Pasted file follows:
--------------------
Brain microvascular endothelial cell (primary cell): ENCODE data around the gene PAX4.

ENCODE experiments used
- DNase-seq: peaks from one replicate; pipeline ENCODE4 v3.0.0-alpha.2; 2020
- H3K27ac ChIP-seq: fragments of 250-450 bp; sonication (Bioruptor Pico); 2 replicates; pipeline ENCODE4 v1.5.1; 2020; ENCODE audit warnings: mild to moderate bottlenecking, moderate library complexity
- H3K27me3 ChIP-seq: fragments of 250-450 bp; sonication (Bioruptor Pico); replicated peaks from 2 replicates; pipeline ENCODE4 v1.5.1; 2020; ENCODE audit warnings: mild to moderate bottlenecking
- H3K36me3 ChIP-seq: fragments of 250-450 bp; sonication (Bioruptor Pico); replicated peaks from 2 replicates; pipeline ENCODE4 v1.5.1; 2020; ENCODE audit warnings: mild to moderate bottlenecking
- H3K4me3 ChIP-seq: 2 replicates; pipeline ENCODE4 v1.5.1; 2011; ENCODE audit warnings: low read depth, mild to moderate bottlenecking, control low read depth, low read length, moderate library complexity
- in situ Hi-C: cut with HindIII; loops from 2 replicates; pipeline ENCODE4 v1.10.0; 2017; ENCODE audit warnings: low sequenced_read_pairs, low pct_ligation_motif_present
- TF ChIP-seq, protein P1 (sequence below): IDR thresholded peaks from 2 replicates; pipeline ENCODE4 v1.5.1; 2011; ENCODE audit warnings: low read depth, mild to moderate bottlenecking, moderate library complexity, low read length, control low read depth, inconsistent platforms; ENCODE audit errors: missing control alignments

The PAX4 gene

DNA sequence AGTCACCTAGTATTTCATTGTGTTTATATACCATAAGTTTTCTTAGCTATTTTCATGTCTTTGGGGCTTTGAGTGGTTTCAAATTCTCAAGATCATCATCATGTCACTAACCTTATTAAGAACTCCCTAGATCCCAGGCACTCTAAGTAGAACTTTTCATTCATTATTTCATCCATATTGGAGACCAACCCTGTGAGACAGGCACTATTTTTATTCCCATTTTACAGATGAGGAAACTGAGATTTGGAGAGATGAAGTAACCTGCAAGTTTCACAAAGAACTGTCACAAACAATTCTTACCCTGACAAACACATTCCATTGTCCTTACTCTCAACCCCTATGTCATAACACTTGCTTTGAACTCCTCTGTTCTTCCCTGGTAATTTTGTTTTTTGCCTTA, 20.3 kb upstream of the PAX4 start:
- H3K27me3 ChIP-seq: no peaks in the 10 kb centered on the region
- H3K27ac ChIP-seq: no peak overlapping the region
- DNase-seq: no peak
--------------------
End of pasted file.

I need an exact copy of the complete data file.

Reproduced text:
Brain microvascular endothelial cell (primary cell): ENCODE data around the gene PAX4.

ENCODE experiments used
- DNase-seq: peaks from one replicate; pipeline ENCODE4 v3.0.0-alpha.2; 2020
- H3K27ac ChIP-seq: fragments of 250-450 bp; sonication (Bioruptor Pico); 2 replicates; pipeline ENCODE4 v1.5.1; 2020; ENCODE audit warnings: mild to moderate bottlenecking, moderate library complexity
- H3K27me3 ChIP-seq: fragments of 250-450 bp; sonication (Bioruptor Pico); replicated peaks from 2 replicates; pipeline ENCODE4 v1.5.1; 2020; ENCODE audit warnings: mild to moderate bottlenecking
- H3K36me3 ChIP-seq: fragments of 250-450 bp; sonication (Bioruptor Pico); replicated peaks from 2 replicates; pipeline ENCODE4 v1.5.1; 2020; ENCODE audit warnings: mild to moderate bottlenecking
- H3K4me3 ChIP-seq: 2 replicates; pipeline ENCODE4 v1.5.1; 2011; ENCODE audit warnings: low read depth, mild to moderate bottlenecking, control low read depth, low read length, moderate library complexity
- in situ Hi-C: cut with HindIII; loops from 2 replicates; pipeline ENCODE4 v1.10.0; 2017; ENCODE audit warnings: low sequenced_read_pairs, low pct_ligation_motif_present
- TF ChIP-seq, protein P1 (sequence below): IDR thresholded peaks from 2 replicates; pipeline ENCODE4 v1.5.1; 2011; ENCODE audit warnings: low read depth, mild to moderate bottlenecking, moderate library complexity, low read length, control low read depth, inconsistent platforms; ENCODE audit errors: missing control alignments

The PAX4 gene

DNA sequence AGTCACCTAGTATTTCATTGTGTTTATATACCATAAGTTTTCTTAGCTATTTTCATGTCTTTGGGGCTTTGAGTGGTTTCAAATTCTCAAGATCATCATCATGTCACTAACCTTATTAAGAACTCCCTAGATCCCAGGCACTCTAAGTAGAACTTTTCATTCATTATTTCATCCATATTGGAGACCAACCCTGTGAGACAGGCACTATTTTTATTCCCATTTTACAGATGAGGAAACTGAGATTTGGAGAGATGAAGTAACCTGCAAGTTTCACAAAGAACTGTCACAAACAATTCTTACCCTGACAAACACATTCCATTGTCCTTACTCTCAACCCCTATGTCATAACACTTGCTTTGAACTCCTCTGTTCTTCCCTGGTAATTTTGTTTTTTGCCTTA, 20.3 kb upstream of the PAX4 start:
- H3K27me3 ChIP-seq: no peaks in the 10 kb centered on the region
- H3K27ac ChIP-seq: no peak overlapping the region
- DNase-seq: no peak